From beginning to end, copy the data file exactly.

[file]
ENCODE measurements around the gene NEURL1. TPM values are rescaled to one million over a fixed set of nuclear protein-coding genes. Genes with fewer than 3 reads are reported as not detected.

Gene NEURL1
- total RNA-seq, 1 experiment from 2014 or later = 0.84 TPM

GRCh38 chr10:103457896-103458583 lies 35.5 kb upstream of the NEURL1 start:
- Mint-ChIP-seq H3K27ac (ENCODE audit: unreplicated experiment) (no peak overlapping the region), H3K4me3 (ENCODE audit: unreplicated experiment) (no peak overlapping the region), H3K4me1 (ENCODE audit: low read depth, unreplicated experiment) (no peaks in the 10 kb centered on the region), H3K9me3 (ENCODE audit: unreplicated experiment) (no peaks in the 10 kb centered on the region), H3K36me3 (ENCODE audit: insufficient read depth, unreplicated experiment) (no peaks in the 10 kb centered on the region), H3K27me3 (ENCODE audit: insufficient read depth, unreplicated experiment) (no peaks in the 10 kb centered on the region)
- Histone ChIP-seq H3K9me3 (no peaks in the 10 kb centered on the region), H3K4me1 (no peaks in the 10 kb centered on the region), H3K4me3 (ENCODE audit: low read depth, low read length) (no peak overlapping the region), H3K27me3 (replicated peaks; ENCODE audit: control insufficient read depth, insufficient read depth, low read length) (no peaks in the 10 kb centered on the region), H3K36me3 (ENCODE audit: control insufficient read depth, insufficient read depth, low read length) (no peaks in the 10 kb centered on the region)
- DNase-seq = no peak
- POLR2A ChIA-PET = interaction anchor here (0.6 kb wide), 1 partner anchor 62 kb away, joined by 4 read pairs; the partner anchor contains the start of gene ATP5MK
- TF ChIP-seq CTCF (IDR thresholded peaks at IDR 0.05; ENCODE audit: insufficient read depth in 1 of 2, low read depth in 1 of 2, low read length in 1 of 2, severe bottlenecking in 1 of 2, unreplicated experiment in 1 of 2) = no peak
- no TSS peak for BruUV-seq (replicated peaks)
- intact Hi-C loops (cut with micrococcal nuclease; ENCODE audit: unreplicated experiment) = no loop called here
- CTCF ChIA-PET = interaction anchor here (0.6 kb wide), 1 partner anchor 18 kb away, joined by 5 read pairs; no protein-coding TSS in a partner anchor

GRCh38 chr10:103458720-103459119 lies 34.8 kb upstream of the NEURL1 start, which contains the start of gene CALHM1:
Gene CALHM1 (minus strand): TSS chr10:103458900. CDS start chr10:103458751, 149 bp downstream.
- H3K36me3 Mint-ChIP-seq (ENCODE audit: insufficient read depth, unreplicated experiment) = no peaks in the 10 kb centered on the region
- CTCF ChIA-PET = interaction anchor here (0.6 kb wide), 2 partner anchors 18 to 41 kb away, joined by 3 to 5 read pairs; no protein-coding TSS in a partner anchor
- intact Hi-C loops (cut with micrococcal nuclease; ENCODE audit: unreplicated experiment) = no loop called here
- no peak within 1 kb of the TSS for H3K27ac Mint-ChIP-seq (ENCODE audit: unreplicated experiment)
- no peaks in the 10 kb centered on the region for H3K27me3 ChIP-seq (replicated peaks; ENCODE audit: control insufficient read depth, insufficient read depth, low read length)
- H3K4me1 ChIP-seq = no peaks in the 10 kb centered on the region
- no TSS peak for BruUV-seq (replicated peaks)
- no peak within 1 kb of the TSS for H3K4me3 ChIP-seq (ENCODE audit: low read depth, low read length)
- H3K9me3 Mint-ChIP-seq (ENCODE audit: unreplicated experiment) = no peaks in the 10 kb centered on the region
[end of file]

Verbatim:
ENCODE measurements around the gene NEURL1. TPM values are rescaled to one million over a fixed set of nuclear protein-coding genes. Genes with fewer than 3 reads are reported as not detected.

Gene NEURL1
- total RNA-seq, 1 experiment from 2014 or later = 0.84 TPM

GRCh38 chr10:103457896-103458583 lies 35.5 kb upstream of the NEURL1 start:
- Mint-ChIP-seq H3K27ac (ENCODE audit: unreplicated experiment) (no peak overlapping the region), H3K4me3 (ENCODE audit: unreplicated experiment) (no peak overlapping the region), H3K4me1 (ENCODE audit: low read depth, unreplicated experiment) (no peaks in the 10 kb centered on the region), H3K9me3 (ENCODE audit: unreplicated experiment) (no peaks in the 10 kb centered on the region), H3K36me3 (ENCODE audit: insufficient read depth, unreplicated experiment) (no peaks in the 10 kb centered on the region), H3K27me3 (ENCODE audit: insufficient read depth, unreplicated experiment) (no peaks in the 10 kb centered on the region)
- Histone ChIP-seq H3K9me3 (no peaks in the 10 kb centered on the region), H3K4me1 (no peaks in the 10 kb centered on the region), H3K4me3 (ENCODE audit: low read depth, low read length) (no peak overlapping the region), H3K27me3 (replicated peaks; ENCODE audit: control insufficient read depth, insufficient read depth, low read length) (no peaks in the 10 kb centered on the region), H3K36me3 (ENCODE audit: control insufficient read depth, insufficient read depth, low read length) (no peaks in the 10 kb centered on the region)
- DNase-seq = no peak
- POLR2A ChIA-PET = interaction anchor here (0.6 kb wide), 1 partner anchor 62 kb away, joined by 4 read pairs; the partner anchor contains the start of gene ATP5MK
- TF ChIP-seq CTCF (IDR thresholded peaks at IDR 0.05; ENCODE audit: insufficient read depth in 1 of 2, low read depth in 1 of 2, low read length in 1 of 2, severe bottlenecking in 1 of 2, unreplicated experiment in 1 of 2) = no peak
- no TSS peak for BruUV-seq (replicated peaks)
- intact Hi-C loops (cut with micrococcal nuclease; ENCODE audit: unreplicated experiment) = no loop called here
- CTCF ChIA-PET = interaction anchor here (0.6 kb wide), 1 partner anchor 18 kb away, joined by 5 read pairs; no protein-coding TSS in a partner anchor

GRCh38 chr10:103458720-103459119 lies 34.8 kb upstream of the NEURL1 start, which contains the start of gene CALHM1:
Gene CALHM1 (minus strand): TSS chr10:103458900. CDS start chr10:103458751, 149 bp downstream.
- H3K36me3 Mint-ChIP-seq (ENCODE audit: insufficient read depth, unreplicated experiment) = no peaks in the 10 kb centered on the region
- CTCF ChIA-PET = interaction anchor here (0.6 kb wide), 2 partner anchors 18 to 41 kb away, joined by 3 to 5 read pairs; no protein-coding TSS in a partner anchor
- intact Hi-C loops (cut with micrococcal nuclease; ENCODE audit: unreplicated experiment) = no loop called here
- no peak within 1 kb of the TSS for H3K27ac Mint-ChIP-seq (ENCODE audit: unreplicated experiment)
- no peaks in the 10 kb centered on the region for H3K27me3 ChIP-seq (replicated peaks; ENCODE audit: control insufficient read depth, insufficient read depth, low read length)
- H3K4me1 ChIP-seq = no peaks in the 10 kb centered on the region
- no TSS peak for BruUV-seq (replicated peaks)
- no peak within 1 kb of the TSS for H3K4me3 ChIP-seq (ENCODE audit: low read depth, low read length)
- H3K9me3 Mint-ChIP-seq (ENCODE audit: unreplicated experiment) = no peaks in the 10 kb centered on the region